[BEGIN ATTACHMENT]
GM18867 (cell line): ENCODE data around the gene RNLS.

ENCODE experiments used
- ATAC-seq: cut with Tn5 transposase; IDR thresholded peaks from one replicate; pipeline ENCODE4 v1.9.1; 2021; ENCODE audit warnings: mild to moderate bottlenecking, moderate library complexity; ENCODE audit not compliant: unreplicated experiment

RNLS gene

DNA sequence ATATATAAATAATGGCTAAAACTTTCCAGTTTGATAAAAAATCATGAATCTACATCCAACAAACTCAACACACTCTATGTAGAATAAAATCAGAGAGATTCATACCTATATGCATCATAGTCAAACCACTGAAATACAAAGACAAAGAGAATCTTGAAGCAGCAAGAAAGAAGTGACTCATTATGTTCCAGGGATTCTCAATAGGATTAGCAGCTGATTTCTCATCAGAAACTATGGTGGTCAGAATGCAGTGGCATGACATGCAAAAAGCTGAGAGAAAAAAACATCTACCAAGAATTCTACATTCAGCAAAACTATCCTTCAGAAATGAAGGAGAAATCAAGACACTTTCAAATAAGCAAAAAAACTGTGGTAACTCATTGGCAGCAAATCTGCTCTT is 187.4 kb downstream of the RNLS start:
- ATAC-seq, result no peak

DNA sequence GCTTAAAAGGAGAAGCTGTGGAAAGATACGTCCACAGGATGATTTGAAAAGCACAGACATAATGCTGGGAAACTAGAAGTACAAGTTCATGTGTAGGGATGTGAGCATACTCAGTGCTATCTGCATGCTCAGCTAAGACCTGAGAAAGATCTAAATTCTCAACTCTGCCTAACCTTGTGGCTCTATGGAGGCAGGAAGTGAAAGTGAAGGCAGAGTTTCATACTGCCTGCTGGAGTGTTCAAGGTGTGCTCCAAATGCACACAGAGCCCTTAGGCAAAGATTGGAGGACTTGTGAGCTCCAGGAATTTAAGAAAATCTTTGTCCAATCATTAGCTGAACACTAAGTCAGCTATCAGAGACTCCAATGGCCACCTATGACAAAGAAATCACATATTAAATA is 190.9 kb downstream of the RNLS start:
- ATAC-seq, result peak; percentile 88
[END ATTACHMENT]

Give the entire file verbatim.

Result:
GM18867 (cell line): ENCODE data around the gene RNLS.

ENCODE experiments used
- ATAC-seq: cut with Tn5 transposase; IDR thresholded peaks from one replicate; pipeline ENCODE4 v1.9.1; 2021; ENCODE audit warnings: mild to moderate bottlenecking, moderate library complexity; ENCODE audit not compliant: unreplicated experiment

RNLS gene

DNA sequence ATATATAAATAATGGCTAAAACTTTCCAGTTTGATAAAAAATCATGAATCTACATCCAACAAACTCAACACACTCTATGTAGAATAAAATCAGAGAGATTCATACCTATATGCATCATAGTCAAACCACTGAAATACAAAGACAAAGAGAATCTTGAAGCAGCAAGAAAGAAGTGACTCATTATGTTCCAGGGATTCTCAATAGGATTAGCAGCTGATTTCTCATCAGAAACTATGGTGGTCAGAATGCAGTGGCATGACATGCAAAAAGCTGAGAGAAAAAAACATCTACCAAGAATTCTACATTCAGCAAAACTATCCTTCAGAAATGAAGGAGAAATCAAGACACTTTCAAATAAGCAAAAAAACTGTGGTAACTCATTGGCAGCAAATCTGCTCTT is 187.4 kb downstream of the RNLS start:
- ATAC-seq, result no peak

DNA sequence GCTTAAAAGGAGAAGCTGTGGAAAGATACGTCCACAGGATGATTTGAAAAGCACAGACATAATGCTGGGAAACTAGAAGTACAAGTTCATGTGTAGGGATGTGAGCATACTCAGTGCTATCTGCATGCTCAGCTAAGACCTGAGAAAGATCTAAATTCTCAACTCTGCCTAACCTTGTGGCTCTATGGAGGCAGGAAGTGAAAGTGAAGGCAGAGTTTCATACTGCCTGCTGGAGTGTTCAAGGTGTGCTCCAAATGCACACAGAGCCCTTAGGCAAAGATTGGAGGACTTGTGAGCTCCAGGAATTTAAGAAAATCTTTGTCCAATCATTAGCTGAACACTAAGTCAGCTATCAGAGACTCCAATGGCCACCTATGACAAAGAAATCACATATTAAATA is 190.9 kb downstream of the RNLS start:
- ATAC-seq, result peak; percentile 88